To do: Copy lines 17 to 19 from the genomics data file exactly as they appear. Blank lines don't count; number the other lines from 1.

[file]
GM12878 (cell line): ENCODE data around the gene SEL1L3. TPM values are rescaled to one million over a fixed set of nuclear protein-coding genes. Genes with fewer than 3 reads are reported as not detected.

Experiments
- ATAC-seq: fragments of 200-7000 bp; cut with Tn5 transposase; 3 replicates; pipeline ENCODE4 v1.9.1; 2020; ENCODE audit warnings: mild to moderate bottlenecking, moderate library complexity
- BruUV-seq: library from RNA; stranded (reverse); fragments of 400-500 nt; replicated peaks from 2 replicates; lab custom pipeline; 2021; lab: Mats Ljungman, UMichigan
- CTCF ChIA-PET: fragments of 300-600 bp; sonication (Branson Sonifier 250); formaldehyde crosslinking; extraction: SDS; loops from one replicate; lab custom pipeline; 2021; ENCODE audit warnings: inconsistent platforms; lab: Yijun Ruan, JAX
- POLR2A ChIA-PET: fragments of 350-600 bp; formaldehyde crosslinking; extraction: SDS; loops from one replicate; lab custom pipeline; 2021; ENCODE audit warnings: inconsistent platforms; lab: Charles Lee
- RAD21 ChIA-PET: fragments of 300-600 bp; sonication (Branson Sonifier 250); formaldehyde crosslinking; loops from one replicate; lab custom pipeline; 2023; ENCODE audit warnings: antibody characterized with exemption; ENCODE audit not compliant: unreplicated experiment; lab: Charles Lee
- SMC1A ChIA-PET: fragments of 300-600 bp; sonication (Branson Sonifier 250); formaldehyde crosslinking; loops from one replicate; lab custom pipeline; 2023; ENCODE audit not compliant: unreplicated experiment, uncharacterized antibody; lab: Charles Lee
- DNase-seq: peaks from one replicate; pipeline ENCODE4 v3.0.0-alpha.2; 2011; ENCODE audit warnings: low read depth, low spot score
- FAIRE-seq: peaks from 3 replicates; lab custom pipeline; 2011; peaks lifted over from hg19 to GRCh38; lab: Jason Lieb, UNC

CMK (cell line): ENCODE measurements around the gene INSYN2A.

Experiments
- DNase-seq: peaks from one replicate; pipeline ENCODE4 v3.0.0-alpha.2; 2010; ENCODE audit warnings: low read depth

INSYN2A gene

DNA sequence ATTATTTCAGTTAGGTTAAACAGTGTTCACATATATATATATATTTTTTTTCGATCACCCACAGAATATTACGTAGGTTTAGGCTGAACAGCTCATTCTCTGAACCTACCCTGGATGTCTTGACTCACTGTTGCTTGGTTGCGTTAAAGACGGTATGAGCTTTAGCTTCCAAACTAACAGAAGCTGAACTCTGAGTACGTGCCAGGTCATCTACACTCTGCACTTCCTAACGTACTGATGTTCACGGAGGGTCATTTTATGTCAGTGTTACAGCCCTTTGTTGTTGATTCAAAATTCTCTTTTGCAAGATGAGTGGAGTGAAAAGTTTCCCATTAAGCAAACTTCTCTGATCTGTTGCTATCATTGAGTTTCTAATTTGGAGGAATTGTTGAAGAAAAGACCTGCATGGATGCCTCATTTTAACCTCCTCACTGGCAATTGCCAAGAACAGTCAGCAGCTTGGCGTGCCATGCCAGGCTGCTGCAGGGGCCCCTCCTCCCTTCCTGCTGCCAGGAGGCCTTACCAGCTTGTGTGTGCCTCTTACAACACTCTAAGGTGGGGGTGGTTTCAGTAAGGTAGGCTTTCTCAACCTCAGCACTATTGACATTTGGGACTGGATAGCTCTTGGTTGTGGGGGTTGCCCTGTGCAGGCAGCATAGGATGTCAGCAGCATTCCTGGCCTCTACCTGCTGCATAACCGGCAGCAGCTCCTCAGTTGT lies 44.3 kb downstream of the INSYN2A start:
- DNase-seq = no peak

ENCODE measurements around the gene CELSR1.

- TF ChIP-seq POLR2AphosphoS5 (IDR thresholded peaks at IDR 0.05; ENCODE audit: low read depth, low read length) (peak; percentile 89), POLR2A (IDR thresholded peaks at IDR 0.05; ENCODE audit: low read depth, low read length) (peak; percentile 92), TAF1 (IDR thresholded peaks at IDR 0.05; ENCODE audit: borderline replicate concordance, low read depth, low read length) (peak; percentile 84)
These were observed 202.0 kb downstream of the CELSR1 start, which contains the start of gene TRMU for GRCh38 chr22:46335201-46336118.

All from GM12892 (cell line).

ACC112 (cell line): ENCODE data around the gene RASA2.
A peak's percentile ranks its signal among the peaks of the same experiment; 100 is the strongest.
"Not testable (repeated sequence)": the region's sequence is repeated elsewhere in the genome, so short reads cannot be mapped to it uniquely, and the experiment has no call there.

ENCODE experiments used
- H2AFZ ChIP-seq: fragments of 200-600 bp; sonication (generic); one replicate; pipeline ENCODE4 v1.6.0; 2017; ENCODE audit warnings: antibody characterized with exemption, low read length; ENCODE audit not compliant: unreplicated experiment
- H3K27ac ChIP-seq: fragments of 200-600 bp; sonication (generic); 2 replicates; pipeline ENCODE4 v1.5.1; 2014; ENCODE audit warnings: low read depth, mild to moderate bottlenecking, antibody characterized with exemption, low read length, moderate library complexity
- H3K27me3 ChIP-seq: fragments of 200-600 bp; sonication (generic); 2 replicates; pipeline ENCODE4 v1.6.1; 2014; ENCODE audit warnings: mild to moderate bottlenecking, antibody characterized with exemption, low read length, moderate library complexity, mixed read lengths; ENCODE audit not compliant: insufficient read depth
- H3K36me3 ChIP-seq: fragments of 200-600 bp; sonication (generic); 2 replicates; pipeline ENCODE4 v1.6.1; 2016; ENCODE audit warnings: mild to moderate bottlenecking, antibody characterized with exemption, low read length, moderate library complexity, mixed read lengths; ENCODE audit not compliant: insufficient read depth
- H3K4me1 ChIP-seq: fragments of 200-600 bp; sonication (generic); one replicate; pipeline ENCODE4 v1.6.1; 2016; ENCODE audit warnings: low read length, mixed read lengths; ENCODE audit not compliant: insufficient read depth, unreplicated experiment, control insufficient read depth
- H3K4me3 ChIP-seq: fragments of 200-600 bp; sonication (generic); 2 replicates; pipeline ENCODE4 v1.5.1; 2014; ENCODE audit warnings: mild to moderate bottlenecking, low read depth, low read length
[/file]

ENCODE measurements around the gene CELSR1.

- TF ChIP-seq POLR2AphosphoS5 (IDR thresholded peaks at IDR 0.05; ENCODE audit: low read depth, low read length) (peak; percentile 89), POLR2A (IDR thresholded peaks at IDR 0.05; ENCODE audit: low read depth, low read length) (peak; percentile 92), TAF1 (IDR thresholded peaks at IDR 0.05; ENCODE audit: borderline replicate concordance, low read depth, low read length) (peak; percentile 84)
These were observed 202.0 kb downstream of the CELSR1 start, which contains the start of gene TRMU for GRCh38 chr22:46335201-46336118.